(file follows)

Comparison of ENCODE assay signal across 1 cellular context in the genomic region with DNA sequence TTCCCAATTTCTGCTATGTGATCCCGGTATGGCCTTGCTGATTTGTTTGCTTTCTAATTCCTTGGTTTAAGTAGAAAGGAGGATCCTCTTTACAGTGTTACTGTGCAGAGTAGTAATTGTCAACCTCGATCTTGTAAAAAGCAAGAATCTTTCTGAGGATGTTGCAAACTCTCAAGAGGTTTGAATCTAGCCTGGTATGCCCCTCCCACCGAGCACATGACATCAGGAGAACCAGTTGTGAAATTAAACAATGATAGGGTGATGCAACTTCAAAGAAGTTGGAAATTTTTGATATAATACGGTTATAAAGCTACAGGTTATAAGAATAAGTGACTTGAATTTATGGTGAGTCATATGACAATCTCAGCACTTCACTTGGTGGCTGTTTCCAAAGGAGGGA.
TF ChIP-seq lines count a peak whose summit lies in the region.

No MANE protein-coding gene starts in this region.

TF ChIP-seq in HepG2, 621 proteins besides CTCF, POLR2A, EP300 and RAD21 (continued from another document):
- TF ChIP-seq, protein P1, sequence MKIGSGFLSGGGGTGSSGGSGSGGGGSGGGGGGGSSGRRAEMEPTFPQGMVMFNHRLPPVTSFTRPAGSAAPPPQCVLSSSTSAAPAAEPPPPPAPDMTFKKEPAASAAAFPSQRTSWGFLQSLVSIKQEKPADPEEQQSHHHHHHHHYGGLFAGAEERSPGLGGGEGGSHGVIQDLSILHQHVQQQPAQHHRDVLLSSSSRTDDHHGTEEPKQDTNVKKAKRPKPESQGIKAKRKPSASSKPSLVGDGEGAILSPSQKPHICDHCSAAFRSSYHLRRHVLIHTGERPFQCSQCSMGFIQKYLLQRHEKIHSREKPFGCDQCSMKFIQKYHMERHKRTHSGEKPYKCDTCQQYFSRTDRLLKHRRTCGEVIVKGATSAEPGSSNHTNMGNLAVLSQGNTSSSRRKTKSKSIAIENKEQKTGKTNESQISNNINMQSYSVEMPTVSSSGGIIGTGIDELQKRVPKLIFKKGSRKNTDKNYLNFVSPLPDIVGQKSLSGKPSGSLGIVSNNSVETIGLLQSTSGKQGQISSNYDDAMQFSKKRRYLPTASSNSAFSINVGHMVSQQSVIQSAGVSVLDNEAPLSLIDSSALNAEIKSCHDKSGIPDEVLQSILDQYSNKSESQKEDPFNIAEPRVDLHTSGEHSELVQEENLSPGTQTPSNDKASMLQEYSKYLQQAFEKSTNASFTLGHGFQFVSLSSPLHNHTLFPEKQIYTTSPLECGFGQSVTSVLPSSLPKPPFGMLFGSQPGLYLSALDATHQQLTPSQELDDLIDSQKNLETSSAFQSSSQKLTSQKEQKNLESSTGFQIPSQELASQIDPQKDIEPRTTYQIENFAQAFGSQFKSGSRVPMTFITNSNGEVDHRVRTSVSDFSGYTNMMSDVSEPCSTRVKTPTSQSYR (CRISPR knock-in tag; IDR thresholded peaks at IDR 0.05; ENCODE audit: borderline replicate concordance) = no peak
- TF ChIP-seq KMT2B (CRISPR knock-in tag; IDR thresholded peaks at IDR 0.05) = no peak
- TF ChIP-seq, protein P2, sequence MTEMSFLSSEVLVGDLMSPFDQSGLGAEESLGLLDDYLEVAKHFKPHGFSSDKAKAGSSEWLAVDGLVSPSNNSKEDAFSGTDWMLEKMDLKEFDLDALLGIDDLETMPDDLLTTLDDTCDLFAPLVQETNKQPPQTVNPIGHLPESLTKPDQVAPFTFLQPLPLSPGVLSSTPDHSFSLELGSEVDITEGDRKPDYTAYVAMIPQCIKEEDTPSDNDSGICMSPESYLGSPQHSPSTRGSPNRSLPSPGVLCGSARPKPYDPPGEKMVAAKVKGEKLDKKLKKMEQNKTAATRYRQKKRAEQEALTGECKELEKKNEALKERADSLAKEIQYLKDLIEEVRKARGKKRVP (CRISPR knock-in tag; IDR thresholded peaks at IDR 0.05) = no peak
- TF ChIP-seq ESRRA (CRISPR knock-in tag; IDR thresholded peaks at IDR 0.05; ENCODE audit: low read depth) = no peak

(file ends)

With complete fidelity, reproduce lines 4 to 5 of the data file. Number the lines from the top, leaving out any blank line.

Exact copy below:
TF ChIP-seq in HepG2, 621 proteins besides CTCF, POLR2A, EP300 and RAD21 (continued from another document):
- TF ChIP-seq, protein P1, sequence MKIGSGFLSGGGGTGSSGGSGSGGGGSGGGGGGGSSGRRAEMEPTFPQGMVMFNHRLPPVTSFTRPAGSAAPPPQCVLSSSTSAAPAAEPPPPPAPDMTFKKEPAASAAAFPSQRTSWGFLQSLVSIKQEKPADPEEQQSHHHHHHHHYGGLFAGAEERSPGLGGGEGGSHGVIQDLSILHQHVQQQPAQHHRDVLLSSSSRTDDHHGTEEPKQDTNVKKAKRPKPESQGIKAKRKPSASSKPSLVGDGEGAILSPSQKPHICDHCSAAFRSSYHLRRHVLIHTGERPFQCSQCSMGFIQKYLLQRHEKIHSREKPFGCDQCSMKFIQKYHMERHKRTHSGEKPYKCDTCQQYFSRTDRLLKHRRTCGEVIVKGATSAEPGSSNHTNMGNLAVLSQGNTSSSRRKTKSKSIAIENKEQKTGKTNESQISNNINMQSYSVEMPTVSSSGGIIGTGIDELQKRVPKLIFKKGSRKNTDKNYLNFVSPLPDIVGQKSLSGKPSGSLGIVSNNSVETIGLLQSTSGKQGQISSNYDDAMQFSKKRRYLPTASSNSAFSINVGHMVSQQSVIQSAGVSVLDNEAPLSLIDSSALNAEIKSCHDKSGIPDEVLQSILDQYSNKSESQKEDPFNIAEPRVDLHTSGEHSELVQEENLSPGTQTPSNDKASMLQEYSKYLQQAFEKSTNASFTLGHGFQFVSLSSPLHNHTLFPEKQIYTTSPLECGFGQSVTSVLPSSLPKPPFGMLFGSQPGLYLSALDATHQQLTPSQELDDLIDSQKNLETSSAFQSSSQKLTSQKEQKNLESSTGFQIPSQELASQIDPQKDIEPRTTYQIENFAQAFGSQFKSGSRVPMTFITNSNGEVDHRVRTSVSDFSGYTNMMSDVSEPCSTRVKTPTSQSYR (CRISPR knock-in tag; IDR thresholded peaks at IDR 0.05; ENCODE audit: borderline replicate concordance) = no peak